If you’ve ever wondered why some folks end up with a type 2 diabetes while others don’t you’re not alone. It has long puzzled scientists too.
Take, for example, two people who have the same risk factors such as not exercising enough, being overweight, and having elevated blood sugars. Why does one end up with a diabetes diagnosis while the other one never does?
A new breakthrough study may have just revealed a big piece of the puzzle. And it turns out your earnest efforts to avoid diabetes could be putting you at a higher risk for getting it.
I’ve explained before how critical the care and feeding of your “gut microbiome” is. Billions of bacteria—both nice guys (probiotics) and not so nice guys—call your gut home.
When these gut bugs are in the proper balance, they help keep you healthy. But when there are too many of the ugly bugs or not enough of certain good bugs, you can be at a higher risk for certain illnesses and diseases.
And it turns out this includes type 2 diabetes.
The gut bug link to lowering type 2 diabetes risk
For the new study, researchers compared two groups of folks from the Finnish Diabetes Prevention Study. Volunteers in the original Finnish study were considered high risk for type 2 diabetes. They were all overweight and had high blood sugar levels.
The volunteers were coached and encouraged to make the kinds of lifestyle changes that should reduce their risk for type 2 diabetes. And 52 percent of the participants did avoid developing the disease for 15 years.
In the new study, published in the journal Scientific Reports, a group of the folks who remained diabetes-free was compared to a group who developed diabetes.1 An analysis of their diets and blood work revealed something stunning.
Those folks who hadn’t developed the disease had far higher levels of indolepropionic acid (IPA).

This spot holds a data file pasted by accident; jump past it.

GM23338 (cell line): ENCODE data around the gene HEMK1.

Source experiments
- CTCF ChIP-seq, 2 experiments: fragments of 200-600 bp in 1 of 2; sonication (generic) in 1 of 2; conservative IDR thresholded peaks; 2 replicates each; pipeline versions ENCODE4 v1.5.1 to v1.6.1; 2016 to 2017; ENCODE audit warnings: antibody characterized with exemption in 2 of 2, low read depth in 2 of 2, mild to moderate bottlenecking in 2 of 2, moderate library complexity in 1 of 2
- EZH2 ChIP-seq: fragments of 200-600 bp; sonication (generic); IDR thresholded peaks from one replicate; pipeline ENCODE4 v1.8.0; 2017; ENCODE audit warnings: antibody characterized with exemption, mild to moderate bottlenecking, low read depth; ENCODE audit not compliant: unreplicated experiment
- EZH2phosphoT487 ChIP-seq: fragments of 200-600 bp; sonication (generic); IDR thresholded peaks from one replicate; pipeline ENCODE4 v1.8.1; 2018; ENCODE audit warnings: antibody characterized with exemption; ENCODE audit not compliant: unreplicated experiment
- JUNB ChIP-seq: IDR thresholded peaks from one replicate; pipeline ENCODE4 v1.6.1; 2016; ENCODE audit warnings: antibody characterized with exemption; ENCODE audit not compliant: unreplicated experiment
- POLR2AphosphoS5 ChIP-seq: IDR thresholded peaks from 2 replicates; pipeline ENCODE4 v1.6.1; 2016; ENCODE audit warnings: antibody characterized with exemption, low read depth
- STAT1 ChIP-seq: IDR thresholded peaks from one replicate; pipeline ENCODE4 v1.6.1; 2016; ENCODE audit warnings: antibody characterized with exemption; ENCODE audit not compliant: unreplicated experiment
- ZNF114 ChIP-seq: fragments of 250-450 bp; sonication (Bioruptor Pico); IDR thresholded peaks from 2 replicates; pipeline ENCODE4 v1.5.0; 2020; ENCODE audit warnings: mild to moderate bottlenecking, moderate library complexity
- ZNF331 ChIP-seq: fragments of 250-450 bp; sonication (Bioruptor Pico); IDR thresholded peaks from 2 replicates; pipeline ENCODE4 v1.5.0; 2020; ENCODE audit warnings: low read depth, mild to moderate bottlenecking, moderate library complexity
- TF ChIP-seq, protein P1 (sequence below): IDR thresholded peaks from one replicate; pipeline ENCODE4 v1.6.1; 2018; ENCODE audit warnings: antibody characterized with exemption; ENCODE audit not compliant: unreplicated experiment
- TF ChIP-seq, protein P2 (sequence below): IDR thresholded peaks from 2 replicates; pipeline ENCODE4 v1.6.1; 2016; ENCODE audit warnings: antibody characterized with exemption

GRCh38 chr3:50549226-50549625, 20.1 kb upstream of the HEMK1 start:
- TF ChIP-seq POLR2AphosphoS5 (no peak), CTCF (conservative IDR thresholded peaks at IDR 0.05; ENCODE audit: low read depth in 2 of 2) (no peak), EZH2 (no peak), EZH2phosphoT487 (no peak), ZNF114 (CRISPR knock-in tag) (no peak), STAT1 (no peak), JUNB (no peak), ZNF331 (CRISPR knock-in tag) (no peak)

Your good gut bugs produce IPA, and the compound is important for two big reasons…
- It helps protect the insulin-producing beta cells in your pancreas.
- And it improves insulin sensitivity so the hormone can do its job more effectively.
In other words, IPA acts as a natural shield against type 2 diabetes.
Fiber-filled foods are your gut’s best friend
When the researchers took a closer look at the diets of the volunteers, something stood out.
The people with high IPA levels tended to eat far more fiber-filled foods. And more often than not, those fibrous foods were whole grains which your gut bugs adore.
That’s important because whole grains encourage the gut bug Clostridium sporogenes to break down the amino acid tryptophan into several compounds including diabetes-fighting indolepropionic acid.
Which means that a healthy, well-fed, gut microbiome is a critical piece of the diabetes prevention puzzle.
Tweaking your diet to dodge type 2 diabetes
If you’re trying to eat healthy and reduce your risk of type 2 diabetes, chances are you’ve cut way back on the carbohydrates in your diet. And that’s a good move when you slash the right ones.
But as I’ve explained before, there’s a big difference between junk carbs and healthy carbs.
Our good gut bugs thrive on fiber. And the only place you’ll find it is in foods that also contain carbohydrates. So the trick is to pick the right foods, so you get the fiber that helps keep your gut microbiome (and you) healthy, but that don’t overload you with far too many carbs.
So you’re going to want to eat plenty of high fiber, whole grain foods. And while you’re tweaking your diet to help shield yourself against type 2 diabetes, you can bump up the amount of tryptophan-rich foods too.
A great way to do both is start off your day with a spinach omelet and rye toast. Eggs and spinach are loaded with tryptophan. And the researchers found the folks who avoided type 2 diabetes ate a lot of whole-grain rye.
If you’re concerned about scrambling your eggs due to oxidation, switch to boiled or over easy instead. Or try other tryptophan-rich foods such as white beans, lentils, shellfish, mozzarella, chia seeds, and tuna. And folks avoiding rye can opt for other whole grains such as steel-cut oats.
And, of course, all the good old solid advice about avoiding added sugars and getting plenty of exercise still apply.
Build a barrier against diabetes starting today with these easy changes to your diet.
1. “Indolepropionic acid and novel lipid metabolites are associated with a lower risk of type 2 diabetes in the Finnish Diabetes Prevention Study,” Scientific Reports volume 7, Article number: 46337